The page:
In today’s energy-efficient buildings, the environmental impacts of the construction phase have notably more significance for the building’s life cycle impacts. The energy consumed by construction and the environmental impacts of the manufacture and transport of construction materials are substantial and deserving of attention.
The most important aspect of environmental responsibility related to construction is ensuring that energy and construction materials are not wasted. Also important are efficient logistics and sensible choices of construction locations.
We apply the BREEAM (Building Research Establishment Environmental Assessment Methodology) environmental classification system in assessing new construction projects and major renovation projects. The system is intended to facilitate the construction of buildings whose environmental footprint is minimised.
The BREEAM system guides the design, construction and use of buildings. It evaluates the environmental impacts of buildings from nine different perspectives: management, energy, water, materials, health, land use, waste, emissions and transport.
The most important aspect of property development is ensuring that energy and construction materials are not wasted.
The environmental impacts of energy consumption are a focus area of our environmental responsibility.
Optimising the use of energy at properties can achieve significant improvements in energy efficiency and consumption.
Our goal is to optimise energy consumption in everything we do. Optimisation refers to the broad evaluation of energy consumption, involving the comprehensive examination of the comprehensive impacts of energy management choices, from equipment procurement to building repairs, taking the life cycle impacts into account.
We optimise energy consumption in such a way as to also ensure that the conditions in our buildings are safe and healthy.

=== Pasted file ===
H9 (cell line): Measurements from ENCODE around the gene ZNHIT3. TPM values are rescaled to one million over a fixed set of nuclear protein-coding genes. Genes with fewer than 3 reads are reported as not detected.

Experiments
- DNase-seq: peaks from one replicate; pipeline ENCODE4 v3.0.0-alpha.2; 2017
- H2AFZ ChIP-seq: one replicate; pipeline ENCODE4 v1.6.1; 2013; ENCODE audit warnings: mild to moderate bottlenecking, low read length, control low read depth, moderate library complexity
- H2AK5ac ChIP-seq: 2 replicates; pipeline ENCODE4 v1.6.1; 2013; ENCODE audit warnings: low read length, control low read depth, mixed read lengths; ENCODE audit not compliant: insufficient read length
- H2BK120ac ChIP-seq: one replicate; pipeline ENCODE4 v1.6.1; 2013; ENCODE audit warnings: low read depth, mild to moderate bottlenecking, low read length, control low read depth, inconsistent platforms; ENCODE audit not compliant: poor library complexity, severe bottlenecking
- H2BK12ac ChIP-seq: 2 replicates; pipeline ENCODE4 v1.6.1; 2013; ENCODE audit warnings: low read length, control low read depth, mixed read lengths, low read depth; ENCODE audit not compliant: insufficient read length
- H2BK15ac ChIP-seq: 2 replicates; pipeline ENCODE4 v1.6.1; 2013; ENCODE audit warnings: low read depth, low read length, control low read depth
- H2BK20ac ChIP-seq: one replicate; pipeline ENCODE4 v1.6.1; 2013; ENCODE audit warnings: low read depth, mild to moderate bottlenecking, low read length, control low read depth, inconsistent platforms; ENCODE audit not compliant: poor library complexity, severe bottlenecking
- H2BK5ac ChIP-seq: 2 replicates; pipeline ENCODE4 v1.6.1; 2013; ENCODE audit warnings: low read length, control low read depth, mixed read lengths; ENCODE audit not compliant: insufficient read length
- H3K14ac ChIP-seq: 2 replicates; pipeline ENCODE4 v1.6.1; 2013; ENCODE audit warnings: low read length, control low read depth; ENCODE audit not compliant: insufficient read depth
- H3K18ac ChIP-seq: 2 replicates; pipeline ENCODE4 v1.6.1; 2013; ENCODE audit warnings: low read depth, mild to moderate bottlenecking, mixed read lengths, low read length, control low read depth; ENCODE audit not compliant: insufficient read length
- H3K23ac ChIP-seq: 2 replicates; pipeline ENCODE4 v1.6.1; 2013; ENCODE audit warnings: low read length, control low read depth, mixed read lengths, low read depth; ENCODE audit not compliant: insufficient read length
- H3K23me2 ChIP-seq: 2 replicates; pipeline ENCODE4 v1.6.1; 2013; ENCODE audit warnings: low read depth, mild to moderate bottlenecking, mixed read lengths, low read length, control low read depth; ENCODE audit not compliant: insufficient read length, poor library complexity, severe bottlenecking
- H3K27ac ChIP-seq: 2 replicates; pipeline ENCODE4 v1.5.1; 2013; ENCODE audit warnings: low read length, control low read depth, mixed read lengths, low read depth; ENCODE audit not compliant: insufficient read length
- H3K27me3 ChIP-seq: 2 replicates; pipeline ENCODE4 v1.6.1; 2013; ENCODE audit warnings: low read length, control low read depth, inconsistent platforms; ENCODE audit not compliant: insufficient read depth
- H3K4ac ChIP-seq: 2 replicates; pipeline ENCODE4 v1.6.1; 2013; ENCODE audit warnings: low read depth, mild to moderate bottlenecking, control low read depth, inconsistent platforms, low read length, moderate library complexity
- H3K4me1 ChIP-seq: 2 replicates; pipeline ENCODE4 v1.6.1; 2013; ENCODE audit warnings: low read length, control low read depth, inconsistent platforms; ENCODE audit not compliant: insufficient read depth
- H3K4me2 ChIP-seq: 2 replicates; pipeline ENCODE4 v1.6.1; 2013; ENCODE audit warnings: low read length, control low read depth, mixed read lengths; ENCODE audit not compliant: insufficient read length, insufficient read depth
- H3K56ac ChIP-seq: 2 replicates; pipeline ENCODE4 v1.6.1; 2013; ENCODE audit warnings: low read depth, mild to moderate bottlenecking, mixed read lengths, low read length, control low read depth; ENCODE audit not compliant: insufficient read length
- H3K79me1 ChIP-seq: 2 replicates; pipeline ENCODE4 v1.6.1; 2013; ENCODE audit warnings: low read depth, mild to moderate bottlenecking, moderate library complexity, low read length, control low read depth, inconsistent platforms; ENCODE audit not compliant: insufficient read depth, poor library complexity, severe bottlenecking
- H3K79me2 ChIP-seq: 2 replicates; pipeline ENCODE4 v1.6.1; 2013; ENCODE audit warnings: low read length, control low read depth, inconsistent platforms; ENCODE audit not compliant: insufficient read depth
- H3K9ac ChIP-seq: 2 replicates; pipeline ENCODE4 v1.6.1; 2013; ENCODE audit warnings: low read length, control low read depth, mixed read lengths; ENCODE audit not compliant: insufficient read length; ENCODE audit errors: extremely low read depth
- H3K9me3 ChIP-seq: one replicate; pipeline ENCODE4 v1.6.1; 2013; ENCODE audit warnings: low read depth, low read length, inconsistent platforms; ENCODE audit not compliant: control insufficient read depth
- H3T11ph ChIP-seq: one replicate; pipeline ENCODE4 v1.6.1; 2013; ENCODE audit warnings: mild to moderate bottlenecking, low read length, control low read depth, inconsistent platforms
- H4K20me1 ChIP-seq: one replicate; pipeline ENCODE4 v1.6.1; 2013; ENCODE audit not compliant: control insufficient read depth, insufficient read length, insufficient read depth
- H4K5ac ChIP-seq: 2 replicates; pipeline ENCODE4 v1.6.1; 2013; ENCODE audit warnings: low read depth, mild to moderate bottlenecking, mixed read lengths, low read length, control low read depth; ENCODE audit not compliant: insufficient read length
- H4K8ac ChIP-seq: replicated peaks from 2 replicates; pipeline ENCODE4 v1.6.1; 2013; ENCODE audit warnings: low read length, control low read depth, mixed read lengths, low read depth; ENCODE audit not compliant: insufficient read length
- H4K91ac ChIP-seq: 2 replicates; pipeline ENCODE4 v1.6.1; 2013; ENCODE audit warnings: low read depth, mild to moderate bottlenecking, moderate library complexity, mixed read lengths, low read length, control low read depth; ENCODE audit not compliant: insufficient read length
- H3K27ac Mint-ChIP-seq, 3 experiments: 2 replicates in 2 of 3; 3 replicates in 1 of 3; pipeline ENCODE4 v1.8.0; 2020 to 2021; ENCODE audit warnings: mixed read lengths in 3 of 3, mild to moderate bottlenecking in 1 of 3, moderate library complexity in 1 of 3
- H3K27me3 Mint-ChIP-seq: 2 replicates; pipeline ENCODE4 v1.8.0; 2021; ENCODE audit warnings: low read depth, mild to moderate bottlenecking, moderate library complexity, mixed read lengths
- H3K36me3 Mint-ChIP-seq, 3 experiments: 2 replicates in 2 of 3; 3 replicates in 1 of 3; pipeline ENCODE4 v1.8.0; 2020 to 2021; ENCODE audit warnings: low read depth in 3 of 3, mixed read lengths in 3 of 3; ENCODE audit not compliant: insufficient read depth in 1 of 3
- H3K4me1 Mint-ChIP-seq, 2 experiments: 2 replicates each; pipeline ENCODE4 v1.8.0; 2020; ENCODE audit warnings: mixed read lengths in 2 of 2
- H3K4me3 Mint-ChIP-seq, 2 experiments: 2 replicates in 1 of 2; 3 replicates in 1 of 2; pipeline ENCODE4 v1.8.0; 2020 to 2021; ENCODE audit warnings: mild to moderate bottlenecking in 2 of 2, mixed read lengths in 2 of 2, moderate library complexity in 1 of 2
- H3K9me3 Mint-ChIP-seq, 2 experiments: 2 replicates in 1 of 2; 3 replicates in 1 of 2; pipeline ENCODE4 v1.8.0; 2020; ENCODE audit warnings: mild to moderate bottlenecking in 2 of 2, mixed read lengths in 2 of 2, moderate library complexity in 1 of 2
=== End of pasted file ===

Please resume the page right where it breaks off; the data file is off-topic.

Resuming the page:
Realising these goals requires active cooperation with the users of premises. We use cooperation to influence the way property users consume energy in their own activities. We pursue energy economic solutions and operating methods together with our customers.
Operating model for energy management
We have developed our own operating model for energy management, which we utilise on all of our campuses.
The practical implementation of the model at each campus is the responsibility of the campus manager and the energy manager, whose focus is on the optimisation of energy consumption. They are responsible for campus maintenance and they monitor energy consumption and identify measures for optimising energy consumption.
Regular cooperation with the universities’ Estate Services units ensures that the energy optimisation measures implemented take the needs and responsibilities of both parties into account. Reports by energy managers are monitored by the Executive Board of University Properties of Finland Ltd and utilised in making decisions on renovation and repairs. We also carefully monitor the effectiveness of implemented measures.
We make decisions on measures to quickly promote the energy optimisation of buildings, such as changes to adjustable equipment settings and usage times, based on assessments of the current state of campuses and energy consumption measurements.
Projects requiring significant investment are recorded in the annual repair system. When building technology is replaced and upgraded, energy managers estimate what equipment represents the best solution in terms of energy consumption and the other requirements for the equipment in question.
The BREEAM environmental classification system also supports energy management. The Faculty of Sciences Building II at the University of Turku, the Kampusareena building at the Tampere University of Technology and the Ruusupuisto new construction project at the University of Jyväskylä received BREEAM Very Good certification for their design and use phases.
Healthy indoor air
Maintaining healthy indoor air quality in all of our buildings is a matter of pride for us in our maintenance operations.
Our indoor air quality operating model was developed in the early 2010s, and it has since been implemented on all of our campuses. Our operating model for communications on indoor air quality was developed in partnership with the Finnish Institute of Occupational Health.
We regularly evaluate the operating model for indoor air quality and the related development needs in cooperation with experts.
We conduct and commission studies that support our indoor air quality model. During the past year, we participated in a project conducted by Sirate Oy to study air purifiers and their performance. We also participated in Keys to a Healthy Building, a project implemented by the National Institute for Health and Welfare, Tampere University of Technology and the Association of Finnish Local and Regional Authorities.
The year 2016 was uneventful with regard to indoor air quality problems. We evaluate all feedback sent to us, carry out additional investigations as necessary and locate and fix any problems.